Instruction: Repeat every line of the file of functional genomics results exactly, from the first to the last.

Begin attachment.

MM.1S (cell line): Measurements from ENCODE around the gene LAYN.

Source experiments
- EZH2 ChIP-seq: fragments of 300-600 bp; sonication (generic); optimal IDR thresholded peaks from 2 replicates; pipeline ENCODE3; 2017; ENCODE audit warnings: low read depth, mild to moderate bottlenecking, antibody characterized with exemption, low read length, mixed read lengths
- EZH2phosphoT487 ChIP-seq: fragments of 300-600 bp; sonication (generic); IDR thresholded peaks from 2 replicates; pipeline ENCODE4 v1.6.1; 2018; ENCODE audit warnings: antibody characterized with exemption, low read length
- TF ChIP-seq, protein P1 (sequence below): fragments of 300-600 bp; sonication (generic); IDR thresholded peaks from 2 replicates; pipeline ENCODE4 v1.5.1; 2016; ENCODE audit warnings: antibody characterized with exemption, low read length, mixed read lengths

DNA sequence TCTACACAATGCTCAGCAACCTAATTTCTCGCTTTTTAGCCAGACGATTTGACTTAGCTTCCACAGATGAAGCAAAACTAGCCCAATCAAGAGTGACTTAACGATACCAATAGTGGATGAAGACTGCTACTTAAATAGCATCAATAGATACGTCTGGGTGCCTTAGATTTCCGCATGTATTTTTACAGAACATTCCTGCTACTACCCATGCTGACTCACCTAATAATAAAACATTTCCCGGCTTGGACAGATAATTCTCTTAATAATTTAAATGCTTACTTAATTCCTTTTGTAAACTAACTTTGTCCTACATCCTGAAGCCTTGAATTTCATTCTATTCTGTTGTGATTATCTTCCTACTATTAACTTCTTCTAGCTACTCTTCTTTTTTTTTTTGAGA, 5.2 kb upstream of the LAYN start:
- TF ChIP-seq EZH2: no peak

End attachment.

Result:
MM.1S (cell line): Measurements from ENCODE around the gene LAYN.

Source experiments
- EZH2 ChIP-seq: fragments of 300-600 bp; sonication (generic); optimal IDR thresholded peaks from 2 replicates; pipeline ENCODE3; 2017; ENCODE audit warnings: low read depth, mild to moderate bottlenecking, antibody characterized with exemption, low read length, mixed read lengths
- EZH2phosphoT487 ChIP-seq: fragments of 300-600 bp; sonication (generic); IDR thresholded peaks from 2 replicates; pipeline ENCODE4 v1.6.1; 2018; ENCODE audit warnings: antibody characterized with exemption, low read length
- TF ChIP-seq, protein P1 (sequence below): fragments of 300-600 bp; sonication (generic); IDR thresholded peaks from 2 replicates; pipeline ENCODE4 v1.5.1; 2016; ENCODE audit warnings: antibody characterized with exemption, low read length, mixed read lengths

DNA sequence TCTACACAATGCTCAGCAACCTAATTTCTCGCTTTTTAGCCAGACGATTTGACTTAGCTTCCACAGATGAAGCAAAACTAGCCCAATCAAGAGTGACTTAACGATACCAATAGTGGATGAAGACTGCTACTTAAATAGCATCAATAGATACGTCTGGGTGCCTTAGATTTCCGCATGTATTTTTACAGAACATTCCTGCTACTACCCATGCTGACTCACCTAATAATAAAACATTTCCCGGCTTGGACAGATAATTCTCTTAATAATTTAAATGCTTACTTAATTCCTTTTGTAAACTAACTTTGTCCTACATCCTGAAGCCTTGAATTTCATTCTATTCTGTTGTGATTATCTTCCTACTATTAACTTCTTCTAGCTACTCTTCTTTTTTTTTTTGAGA, 5.2 kb upstream of the LAYN start:
- TF ChIP-seq EZH2: no peak